Well, Sometime we dont want to capture output , error, warning, verbose in variable but commands does not support in that case we can use redirection operators to do so.
Streams and piping both are different. When we pipe objects from one cmdlet to another, it pipe only pass value or output of first command to output stream not errors, warnings, debugging messages, or verbose messages along with the objects that it’s designed to process.
So, the pipe operator (|) actually pipes objects down the output stream (stream #1). The receiving cmdlet doesn’t see errors, warnings, verbose messages, or debugging messages, because they’re sent in other streams.
WindowsPowerShell also uses the output stream for assignments, like assigning (or saving) a value in a variable.
for example: in below screenshot you can use “=” operator to assign value to $omessage and then you can use it for further operation. since we are using write-output command in below example it send the result to output stream and thats what we can store it to variable which is natural.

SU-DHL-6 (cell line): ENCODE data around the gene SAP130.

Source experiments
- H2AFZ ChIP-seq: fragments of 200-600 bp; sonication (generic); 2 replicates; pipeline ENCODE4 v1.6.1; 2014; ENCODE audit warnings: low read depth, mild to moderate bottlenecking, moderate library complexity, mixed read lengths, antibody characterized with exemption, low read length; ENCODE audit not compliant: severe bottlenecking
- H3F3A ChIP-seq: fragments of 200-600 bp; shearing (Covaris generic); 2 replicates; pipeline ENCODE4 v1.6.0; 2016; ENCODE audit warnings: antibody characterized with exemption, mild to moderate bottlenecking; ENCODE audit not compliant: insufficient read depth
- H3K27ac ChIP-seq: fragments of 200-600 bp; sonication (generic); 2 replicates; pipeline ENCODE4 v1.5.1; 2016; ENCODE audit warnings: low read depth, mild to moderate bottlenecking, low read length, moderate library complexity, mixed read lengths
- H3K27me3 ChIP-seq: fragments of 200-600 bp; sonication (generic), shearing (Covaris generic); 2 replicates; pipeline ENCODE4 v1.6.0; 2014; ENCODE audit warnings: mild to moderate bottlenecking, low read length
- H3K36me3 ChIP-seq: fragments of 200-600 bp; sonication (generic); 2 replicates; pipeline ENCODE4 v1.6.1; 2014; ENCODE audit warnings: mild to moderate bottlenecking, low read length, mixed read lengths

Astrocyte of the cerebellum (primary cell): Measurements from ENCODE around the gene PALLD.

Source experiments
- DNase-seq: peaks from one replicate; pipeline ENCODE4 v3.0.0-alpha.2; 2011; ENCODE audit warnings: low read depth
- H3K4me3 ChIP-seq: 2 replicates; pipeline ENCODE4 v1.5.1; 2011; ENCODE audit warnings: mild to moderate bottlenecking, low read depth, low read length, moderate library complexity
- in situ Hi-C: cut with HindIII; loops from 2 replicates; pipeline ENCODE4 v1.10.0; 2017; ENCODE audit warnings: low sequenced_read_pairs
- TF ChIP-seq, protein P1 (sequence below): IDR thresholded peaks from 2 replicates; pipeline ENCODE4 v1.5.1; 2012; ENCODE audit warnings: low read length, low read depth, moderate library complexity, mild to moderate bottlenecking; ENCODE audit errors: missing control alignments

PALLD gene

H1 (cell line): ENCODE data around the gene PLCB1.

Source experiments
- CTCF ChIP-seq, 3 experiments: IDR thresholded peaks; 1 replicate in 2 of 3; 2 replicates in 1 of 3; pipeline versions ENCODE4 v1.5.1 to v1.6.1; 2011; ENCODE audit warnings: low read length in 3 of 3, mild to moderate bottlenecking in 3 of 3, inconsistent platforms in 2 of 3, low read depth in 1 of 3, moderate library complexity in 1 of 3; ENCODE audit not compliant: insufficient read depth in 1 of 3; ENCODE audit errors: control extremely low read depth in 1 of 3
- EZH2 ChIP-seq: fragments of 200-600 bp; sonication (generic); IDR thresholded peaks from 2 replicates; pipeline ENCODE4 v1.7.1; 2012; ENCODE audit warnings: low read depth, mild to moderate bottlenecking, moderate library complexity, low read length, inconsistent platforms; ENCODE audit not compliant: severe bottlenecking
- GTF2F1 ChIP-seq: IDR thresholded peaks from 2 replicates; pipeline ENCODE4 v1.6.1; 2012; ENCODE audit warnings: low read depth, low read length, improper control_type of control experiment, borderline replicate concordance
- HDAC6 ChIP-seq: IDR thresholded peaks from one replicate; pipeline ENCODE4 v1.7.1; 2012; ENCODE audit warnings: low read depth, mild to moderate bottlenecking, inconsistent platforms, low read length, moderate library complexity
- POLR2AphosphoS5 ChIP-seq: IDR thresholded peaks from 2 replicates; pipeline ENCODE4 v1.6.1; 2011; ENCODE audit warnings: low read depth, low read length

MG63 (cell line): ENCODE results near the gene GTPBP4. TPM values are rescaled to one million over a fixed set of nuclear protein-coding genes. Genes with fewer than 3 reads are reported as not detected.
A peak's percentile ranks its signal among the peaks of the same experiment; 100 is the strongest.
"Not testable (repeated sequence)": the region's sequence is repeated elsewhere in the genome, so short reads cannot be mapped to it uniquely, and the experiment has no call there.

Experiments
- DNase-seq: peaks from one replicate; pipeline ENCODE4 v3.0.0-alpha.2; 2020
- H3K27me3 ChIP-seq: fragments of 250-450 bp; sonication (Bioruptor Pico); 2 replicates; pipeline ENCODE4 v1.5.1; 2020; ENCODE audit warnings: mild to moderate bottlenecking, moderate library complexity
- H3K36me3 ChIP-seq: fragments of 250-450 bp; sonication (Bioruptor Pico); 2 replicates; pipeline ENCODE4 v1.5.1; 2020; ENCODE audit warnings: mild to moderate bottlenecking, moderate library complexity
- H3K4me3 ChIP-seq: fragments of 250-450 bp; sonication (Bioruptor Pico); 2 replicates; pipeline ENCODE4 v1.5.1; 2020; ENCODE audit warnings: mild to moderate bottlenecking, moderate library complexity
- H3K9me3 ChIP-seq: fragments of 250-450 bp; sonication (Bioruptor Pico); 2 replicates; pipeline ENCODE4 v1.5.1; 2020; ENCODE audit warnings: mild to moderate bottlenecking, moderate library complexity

What if we re using command which send the the result to verbose stream Ex..
in above example the variable is empty since the command is sending output to verbose stream.
Now what is the solution to redirect the verbose to output stream.. here it is…
How to use redirect combination :
2>&1 – Redirect error to Output stream
3>&1 – Redirect warning to Output stream
4>&1 – Redirect verbose to Output stream
5>&1 – Redirect debug to Output stream
*>&1 – Redirect ALL to Output stream
Windows PowerShell has multiple message streams. The engine sends different types of messages down each stream. As shown in the following image, the streams are parallel, so they don’t interfere with each other.
If you haven’t yet memorized the redirection operators, you can find them in the about_Redirection